Last year we covered over a number of months that they were the hottest in history, with November even exceeding 2 degrees Celsius above pre-industrial levels. As per, officials from C3S confirmed that 2023 was the hottest ever, surpassing 2016 by quite some margin, due to sky-rocketing temperatures post-June.

Samantha Burgess, Deputy Director of C3S, said that "temperatures during 2023 likely exceed those of any period in at least the last 100,000 years."

The global average temperature for 2023 was 14.98 degrees Celsius, 0.17 Celsius higher than that of 2016 and nearly 1.5 degrees higher than pre-industrial numbers. In fact, almost half of the days in 2023 were over 1.5 degrees hotter than levels recorded between 1850 and 1900 and during November, two days were over 2 degrees Celsius warmer for the first time in history.

"The Paris Agreement refers to 1.5 degrees above pre-industrial level as an average over 20 years. This is different from what we have recorded in 2023 and what might happen in February 2024," Carlo Buontempo, Director of C3S, explains.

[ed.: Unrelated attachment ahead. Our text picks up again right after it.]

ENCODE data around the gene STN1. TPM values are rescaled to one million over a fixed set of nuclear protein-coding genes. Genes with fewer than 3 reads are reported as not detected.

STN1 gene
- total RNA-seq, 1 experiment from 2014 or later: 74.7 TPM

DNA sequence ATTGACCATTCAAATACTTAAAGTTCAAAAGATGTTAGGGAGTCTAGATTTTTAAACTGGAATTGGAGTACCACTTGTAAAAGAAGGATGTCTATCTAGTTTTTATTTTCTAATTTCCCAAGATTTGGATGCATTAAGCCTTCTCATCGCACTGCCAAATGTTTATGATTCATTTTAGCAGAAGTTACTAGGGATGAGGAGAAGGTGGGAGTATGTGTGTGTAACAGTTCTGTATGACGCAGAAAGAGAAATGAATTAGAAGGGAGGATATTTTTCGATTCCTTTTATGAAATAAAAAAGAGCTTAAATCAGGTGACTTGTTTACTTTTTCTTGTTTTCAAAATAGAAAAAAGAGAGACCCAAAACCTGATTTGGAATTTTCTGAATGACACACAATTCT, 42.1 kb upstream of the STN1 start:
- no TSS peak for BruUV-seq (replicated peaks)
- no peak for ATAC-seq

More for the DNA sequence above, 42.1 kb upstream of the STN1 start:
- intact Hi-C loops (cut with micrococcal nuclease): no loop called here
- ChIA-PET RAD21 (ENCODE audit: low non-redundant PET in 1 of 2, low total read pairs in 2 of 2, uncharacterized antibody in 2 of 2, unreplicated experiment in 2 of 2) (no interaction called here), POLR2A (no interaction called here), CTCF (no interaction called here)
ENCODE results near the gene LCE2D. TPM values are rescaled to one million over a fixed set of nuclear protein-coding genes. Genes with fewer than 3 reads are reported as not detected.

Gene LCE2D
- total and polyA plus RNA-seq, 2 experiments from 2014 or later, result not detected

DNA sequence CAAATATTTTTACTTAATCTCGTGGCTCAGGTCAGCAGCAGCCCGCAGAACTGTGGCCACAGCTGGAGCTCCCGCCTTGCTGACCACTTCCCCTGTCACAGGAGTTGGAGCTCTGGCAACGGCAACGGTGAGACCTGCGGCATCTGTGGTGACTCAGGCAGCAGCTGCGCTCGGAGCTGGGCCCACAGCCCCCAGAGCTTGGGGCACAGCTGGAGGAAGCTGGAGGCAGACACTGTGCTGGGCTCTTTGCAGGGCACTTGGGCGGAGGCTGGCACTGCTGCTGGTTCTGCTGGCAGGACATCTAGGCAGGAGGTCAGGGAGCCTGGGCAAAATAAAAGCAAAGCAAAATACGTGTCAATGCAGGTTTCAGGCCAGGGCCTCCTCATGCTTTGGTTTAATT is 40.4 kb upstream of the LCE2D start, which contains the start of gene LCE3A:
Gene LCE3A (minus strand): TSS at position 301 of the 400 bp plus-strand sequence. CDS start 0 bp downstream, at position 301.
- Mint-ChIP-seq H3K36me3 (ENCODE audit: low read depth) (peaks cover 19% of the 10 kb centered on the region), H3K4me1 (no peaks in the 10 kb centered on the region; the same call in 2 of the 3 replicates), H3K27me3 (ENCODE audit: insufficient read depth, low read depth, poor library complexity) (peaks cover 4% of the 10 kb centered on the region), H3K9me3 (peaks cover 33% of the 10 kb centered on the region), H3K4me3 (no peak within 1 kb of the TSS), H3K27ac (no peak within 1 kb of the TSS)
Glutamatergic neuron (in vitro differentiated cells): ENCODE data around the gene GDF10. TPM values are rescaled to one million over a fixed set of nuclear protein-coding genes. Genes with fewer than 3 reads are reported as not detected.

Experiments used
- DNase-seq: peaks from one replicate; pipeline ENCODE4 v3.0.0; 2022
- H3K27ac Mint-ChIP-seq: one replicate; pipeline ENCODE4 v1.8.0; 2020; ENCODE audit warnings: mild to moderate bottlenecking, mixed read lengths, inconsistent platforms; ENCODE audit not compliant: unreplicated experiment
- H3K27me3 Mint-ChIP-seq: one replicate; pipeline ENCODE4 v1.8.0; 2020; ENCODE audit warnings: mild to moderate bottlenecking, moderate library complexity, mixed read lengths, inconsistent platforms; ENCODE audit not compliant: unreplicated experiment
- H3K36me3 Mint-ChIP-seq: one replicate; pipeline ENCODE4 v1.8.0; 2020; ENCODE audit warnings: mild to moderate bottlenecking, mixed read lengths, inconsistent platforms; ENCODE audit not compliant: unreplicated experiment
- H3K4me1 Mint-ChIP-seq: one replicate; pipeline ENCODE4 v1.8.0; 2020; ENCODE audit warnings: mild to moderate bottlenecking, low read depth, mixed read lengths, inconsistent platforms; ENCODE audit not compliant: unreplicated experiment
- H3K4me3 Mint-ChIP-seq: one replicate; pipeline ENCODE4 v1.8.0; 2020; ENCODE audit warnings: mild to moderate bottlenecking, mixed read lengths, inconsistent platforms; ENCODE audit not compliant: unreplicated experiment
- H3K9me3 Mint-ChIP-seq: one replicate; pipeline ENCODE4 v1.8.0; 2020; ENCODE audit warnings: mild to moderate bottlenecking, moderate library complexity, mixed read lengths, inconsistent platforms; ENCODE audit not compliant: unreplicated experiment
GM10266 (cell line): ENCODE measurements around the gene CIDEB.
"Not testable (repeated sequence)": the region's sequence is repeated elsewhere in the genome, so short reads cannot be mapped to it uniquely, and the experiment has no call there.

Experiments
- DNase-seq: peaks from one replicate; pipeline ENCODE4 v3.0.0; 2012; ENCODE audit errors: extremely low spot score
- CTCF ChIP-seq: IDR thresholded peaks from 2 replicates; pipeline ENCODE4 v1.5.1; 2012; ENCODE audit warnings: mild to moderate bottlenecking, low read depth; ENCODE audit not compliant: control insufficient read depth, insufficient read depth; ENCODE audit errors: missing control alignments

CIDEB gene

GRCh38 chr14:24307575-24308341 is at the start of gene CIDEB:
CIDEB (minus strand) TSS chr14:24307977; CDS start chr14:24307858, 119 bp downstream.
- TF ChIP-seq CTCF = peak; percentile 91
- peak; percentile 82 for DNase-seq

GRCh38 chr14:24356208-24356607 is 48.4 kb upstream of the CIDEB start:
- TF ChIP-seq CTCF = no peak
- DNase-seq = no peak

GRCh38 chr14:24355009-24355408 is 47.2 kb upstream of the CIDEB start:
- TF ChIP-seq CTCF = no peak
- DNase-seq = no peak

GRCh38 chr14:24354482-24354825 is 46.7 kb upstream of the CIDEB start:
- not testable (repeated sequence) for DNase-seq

2023 was also Europe's second-warmest year ever, with temperatures exceeding the average during 11 of the 12 months and September was the hottest month ever in the region since recordings started.

Sea surface temperatures (SSTs) also stayed "persistently and unusually high", as per researchers, which is one of the main reasons why global temperatures were higher than normal.

SSTs will continue to remain high or even climb slightly, if the concentration of greenhouse gases will increase, as well.

The concentration level of carbon dioxide was also at its highest point in history and in 2023 it was at 2.4 parts per million (ppm) higher than the previous year, while methane reached 11 parts per billion (ppb).

Mauro Facchini, head of earth observation for the European Commission, said that "the annual data presented here provides yet more evidence of the increasing impacts of climate change."